May 21, 2024

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“Possible Self-harm and Suicidal Side Effects of “Miracle Weight-Loss Drug”?

“Possible Self-harm and Suicidal Side Effects of “Miracle Weight-Loss Drug”?



 

“Possible Self-harm and Suicidal Side Effects of “Miracle Weight-Loss Drug”? UK Joins EU in Conducting Review.

 

According to media reports, following the European Medicines Agency (EMA), the Medicines and Healthcare products Regulatory Agency (MHRA) in the UK has also initiated a review of GLP-1 class drugs produced by the Danish pharmaceutical company Novo Nordisk.

Previous reports indicated a potential risk of patients experiencing self-harm or suicidal tendencies due to the medication.

On Tuesday (July 25th), the MHRA confirmed to the media that they are examining data from two drugs, Ozempic (used for diabetes) and Saxenda (used for weight loss), both containing the active ingredients semaglutide and liraglutide, respectively, which are part of Novo Nordisk’s GLP-1 drugs.

 

"Possible Self-harm and Suicidal Side Effects of "Miracle Weight-Loss Drug"?

 

 

In simple terms, these drugs mimic a hormone called GLP-1 produced in the intestines, sending signals to the brain that make the person believe they are “full,” thereby controlling their diet.

 

The MHRA stated that the review process was initiated earlier on July 12th, and it includes not only the two mentioned drugs but also AstraZeneca’s exenatide, Sanofi’s lixisenatide, and Lilly’s dulaglutide.

 

The MHRA’s review will consider safety data, including reports of adverse drug reactions from patients, clinical professionals, and other undisclosed regulatory authorities.

 

Reports indicate that between 2020 and July 6th, 2023, the MHRA received five reports related to “suspected adverse drug reactions of self-harm or suicidal behavior” associated with semaglutide through its drug side-effect reporting system, known as the “Yellow Card scheme.”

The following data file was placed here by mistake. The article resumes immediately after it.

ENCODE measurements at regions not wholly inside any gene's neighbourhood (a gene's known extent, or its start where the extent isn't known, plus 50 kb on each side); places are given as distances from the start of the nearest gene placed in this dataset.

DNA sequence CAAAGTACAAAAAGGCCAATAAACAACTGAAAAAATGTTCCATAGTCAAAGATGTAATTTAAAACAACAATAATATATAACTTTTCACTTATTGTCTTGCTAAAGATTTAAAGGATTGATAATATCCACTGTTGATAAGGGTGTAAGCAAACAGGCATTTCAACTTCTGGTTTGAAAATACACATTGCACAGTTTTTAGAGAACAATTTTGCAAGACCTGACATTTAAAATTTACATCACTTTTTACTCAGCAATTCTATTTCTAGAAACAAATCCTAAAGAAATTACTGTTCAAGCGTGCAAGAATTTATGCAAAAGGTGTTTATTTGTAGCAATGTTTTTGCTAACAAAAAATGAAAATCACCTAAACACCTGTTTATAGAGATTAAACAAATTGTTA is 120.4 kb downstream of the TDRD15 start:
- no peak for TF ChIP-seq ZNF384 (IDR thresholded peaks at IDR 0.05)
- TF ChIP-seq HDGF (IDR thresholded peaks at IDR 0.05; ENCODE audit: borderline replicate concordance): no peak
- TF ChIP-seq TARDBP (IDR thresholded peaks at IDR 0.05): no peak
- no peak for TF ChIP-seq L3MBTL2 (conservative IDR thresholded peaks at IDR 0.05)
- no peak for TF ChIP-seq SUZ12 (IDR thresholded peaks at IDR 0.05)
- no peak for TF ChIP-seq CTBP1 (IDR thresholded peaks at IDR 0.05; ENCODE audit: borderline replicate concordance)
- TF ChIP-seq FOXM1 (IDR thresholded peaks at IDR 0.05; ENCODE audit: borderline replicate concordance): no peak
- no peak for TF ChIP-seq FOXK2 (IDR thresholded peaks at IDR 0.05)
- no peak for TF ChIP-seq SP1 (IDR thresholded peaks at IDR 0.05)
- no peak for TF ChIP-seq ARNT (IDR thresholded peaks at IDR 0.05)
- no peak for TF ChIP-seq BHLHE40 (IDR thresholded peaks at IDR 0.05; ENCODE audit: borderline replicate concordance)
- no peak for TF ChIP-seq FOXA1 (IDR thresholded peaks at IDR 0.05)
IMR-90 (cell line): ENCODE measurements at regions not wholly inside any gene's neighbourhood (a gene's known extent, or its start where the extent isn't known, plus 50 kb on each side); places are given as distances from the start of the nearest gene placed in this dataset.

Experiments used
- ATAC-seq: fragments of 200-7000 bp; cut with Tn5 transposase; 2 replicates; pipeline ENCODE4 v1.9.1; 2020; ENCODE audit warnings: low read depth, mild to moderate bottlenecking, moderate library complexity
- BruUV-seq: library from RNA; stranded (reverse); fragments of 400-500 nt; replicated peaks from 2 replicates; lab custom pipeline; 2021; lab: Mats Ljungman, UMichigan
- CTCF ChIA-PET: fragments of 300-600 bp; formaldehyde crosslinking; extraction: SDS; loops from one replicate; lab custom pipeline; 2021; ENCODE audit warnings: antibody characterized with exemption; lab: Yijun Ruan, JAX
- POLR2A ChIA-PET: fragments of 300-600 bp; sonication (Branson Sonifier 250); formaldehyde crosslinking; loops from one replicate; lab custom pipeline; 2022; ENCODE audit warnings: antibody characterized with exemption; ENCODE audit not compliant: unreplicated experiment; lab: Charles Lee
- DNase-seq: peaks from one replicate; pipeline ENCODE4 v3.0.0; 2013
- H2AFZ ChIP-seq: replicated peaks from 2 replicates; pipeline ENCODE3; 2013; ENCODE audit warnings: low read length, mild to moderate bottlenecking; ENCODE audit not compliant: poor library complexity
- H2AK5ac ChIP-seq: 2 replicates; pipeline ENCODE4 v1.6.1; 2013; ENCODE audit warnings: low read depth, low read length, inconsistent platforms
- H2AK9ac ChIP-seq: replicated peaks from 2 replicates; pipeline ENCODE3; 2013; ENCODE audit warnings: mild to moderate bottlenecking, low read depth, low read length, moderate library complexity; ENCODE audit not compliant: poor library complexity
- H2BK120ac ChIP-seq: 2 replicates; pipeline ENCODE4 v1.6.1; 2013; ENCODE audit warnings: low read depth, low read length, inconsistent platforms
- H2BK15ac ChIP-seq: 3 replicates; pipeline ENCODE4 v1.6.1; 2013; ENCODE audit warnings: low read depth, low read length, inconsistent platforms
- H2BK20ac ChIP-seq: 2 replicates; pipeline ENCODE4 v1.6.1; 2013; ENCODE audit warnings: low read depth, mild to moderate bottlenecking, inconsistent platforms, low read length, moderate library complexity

Furthermore, between 2010 and July 6th, 2023, the MHRA received twelve cases involving liraglutide, with suspected adverse drug reactions linked to “self-harm or suicidal behavior.” However, the agency emphasized that the reports alone cannot establish a causal relationship.

 

Alison Cave, Chief Safety Officer at MHRA, stated, “Patient safety is our top priority. We will carefully assess all available evidence and provide further advice to patients and healthcare professionals accordingly.” The MHRA also noted that although Ozempic is not approved for weight loss in the UK, it is often used off-label for this purpose.

 

Two weeks ago, the European Medicines Agency (EMA) also launched an investigation into Ozempic and Saxenda after Iceland’s regulatory authorities reported three cases of patients having suicidal thoughts after using these drugs, including two cases involving Ozempic and one involving Saxenda.

 

It is worth noting that suicidal tendencies have not been listed as side effects in the product information within the European Union. However, in the United States, for the weight-loss indication of semaglutide (branded as Wegovy), monitoring of patients for suicidal thoughts or behaviors is advised in the prescription information.”

 

 

“Possible Self-harm and Suicidal Side Effects of “Miracle Weight-Loss Drug”?

(source:internet, reference only)


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